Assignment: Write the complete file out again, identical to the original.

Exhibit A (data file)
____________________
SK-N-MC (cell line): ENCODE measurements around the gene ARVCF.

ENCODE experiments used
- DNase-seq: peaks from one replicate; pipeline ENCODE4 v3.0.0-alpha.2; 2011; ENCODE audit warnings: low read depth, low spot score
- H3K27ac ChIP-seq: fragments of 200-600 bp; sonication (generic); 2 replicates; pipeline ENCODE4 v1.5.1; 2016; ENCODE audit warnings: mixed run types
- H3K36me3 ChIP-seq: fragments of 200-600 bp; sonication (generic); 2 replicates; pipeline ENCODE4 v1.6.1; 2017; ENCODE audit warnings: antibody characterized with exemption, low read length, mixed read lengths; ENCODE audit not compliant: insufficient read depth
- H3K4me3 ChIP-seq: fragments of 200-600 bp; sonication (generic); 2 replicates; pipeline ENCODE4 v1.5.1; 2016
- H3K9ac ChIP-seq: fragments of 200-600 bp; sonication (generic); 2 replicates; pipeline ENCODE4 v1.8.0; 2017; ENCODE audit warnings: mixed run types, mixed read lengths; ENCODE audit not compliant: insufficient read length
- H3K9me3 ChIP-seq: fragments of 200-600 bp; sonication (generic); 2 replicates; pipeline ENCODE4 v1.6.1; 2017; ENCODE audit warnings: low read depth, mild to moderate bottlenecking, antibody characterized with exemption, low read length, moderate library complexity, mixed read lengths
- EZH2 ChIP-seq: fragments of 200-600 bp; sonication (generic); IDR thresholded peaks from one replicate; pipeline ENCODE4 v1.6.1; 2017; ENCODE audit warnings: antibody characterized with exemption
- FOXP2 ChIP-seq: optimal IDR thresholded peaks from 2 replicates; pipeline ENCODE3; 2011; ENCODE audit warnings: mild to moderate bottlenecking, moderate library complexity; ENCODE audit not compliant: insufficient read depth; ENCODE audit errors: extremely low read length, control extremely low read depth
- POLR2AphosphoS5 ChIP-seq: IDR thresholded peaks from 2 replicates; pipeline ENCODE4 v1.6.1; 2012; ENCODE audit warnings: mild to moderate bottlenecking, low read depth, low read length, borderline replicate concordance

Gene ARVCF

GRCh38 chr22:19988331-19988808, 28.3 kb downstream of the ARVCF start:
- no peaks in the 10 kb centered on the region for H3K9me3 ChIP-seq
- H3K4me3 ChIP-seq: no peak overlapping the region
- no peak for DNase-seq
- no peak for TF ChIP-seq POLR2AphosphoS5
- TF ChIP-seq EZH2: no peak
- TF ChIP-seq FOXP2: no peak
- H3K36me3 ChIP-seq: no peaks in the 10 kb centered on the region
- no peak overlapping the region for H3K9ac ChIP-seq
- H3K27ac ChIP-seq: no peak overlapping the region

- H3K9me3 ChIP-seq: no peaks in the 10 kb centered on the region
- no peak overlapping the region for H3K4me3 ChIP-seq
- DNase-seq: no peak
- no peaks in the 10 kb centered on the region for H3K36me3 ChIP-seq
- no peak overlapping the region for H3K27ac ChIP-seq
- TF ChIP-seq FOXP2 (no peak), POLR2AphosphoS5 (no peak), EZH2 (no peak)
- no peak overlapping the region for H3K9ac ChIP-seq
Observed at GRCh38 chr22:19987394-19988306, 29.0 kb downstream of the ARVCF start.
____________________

SK-N-MC (cell line): ENCODE measurements around the gene ARVCF.

ENCODE experiments used
- DNase-seq: peaks from one replicate; pipeline ENCODE4 v3.0.0-alpha.2; 2011; ENCODE audit warnings: low read depth, low spot score
- H3K27ac ChIP-seq: fragments of 200-600 bp; sonication (generic); 2 replicates; pipeline ENCODE4 v1.5.1; 2016; ENCODE audit warnings: mixed run types
- H3K36me3 ChIP-seq: fragments of 200-600 bp; sonication (generic); 2 replicates; pipeline ENCODE4 v1.6.1; 2017; ENCODE audit warnings: antibody characterized with exemption, low read length, mixed read lengths; ENCODE audit not compliant: insufficient read depth
- H3K4me3 ChIP-seq: fragments of 200-600 bp; sonication (generic); 2 replicates; pipeline ENCODE4 v1.5.1; 2016
- H3K9ac ChIP-seq: fragments of 200-600 bp; sonication (generic); 2 replicates; pipeline ENCODE4 v1.8.0; 2017; ENCODE audit warnings: mixed run types, mixed read lengths; ENCODE audit not compliant: insufficient read length
- H3K9me3 ChIP-seq: fragments of 200-600 bp; sonication (generic); 2 replicates; pipeline ENCODE4 v1.6.1; 2017; ENCODE audit warnings: low read depth, mild to moderate bottlenecking, antibody characterized with exemption, low read length, moderate library complexity, mixed read lengths
- EZH2 ChIP-seq: fragments of 200-600 bp; sonication (generic); IDR thresholded peaks from one replicate; pipeline ENCODE4 v1.6.1; 2017; ENCODE audit warnings: antibody characterized with exemption
- FOXP2 ChIP-seq: optimal IDR thresholded peaks from 2 replicates; pipeline ENCODE3; 2011; ENCODE audit warnings: mild to moderate bottlenecking, moderate library complexity; ENCODE audit not compliant: insufficient read depth; ENCODE audit errors: extremely low read length, control extremely low read depth
- POLR2AphosphoS5 ChIP-seq: IDR thresholded peaks from 2 replicates; pipeline ENCODE4 v1.6.1; 2012; ENCODE audit warnings: mild to moderate bottlenecking, low read depth, low read length, borderline replicate concordance

Gene ARVCF

GRCh38 chr22:19988331-19988808, 28.3 kb downstream of the ARVCF start:
- no peaks in the 10 kb centered on the region for H3K9me3 ChIP-seq
- H3K4me3 ChIP-seq: no peak overlapping the region
- no peak for DNase-seq
- no peak for TF ChIP-seq POLR2AphosphoS5
- TF ChIP-seq EZH2: no peak
- TF ChIP-seq FOXP2: no peak
- H3K36me3 ChIP-seq: no peaks in the 10 kb centered on the region
- no peak overlapping the region for H3K9ac ChIP-seq
- H3K27ac ChIP-seq: no peak overlapping the region

- H3K9me3 ChIP-seq: no peaks in the 10 kb centered on the region
- no peak overlapping the region for H3K4me3 ChIP-seq
- DNase-seq: no peak
- no peaks in the 10 kb centered on the region for H3K36me3 ChIP-seq
- no peak overlapping the region for H3K27ac ChIP-seq
- TF ChIP-seq FOXP2 (no peak), POLR2AphosphoS5 (no peak), EZH2 (no peak)
- no peak overlapping the region for H3K9ac ChIP-seq
Observed at GRCh38 chr22:19987394-19988306, 29.0 kb downstream of the ARVCF start.